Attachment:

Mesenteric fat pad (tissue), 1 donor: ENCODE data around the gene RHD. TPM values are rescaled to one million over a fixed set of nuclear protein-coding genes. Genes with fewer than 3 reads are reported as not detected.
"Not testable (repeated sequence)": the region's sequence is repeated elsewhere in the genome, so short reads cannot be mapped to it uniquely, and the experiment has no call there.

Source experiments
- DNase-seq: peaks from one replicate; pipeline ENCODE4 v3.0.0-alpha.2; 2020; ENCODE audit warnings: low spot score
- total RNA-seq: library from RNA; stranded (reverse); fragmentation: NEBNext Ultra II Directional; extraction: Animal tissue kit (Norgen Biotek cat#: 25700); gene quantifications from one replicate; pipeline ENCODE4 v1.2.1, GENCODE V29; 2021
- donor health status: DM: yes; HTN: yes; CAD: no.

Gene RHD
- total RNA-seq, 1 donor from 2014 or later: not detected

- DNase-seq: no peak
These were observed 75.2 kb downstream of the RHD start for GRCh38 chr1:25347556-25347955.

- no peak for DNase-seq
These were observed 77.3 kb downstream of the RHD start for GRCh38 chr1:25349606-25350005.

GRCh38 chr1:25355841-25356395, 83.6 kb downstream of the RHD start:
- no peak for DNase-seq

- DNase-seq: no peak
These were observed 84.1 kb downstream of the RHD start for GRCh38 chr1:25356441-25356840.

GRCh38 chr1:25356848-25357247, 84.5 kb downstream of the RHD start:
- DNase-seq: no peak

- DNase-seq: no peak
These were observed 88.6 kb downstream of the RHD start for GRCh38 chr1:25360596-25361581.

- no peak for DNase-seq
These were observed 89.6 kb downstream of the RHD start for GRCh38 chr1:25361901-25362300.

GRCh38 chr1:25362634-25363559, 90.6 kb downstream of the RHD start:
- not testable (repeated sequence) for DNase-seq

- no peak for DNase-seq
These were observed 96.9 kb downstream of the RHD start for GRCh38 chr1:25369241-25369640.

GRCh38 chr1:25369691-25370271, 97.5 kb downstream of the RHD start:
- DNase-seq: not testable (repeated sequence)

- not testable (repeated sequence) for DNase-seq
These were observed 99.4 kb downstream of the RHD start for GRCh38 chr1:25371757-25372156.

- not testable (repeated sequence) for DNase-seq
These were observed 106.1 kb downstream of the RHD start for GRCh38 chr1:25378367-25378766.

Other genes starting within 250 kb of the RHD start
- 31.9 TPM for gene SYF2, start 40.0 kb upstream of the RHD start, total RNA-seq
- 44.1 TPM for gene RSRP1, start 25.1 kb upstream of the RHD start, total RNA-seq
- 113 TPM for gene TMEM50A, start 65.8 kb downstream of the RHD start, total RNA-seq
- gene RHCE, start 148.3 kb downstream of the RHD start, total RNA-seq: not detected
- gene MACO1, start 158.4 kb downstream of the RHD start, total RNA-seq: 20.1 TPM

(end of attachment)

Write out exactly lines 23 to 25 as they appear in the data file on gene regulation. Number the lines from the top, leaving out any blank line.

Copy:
GRCh38 chr1:25362634-25363559, 90.6 kb downstream of the RHD start:
- not testable (repeated sequence) for DNase-seq

- no peak for DNase-seq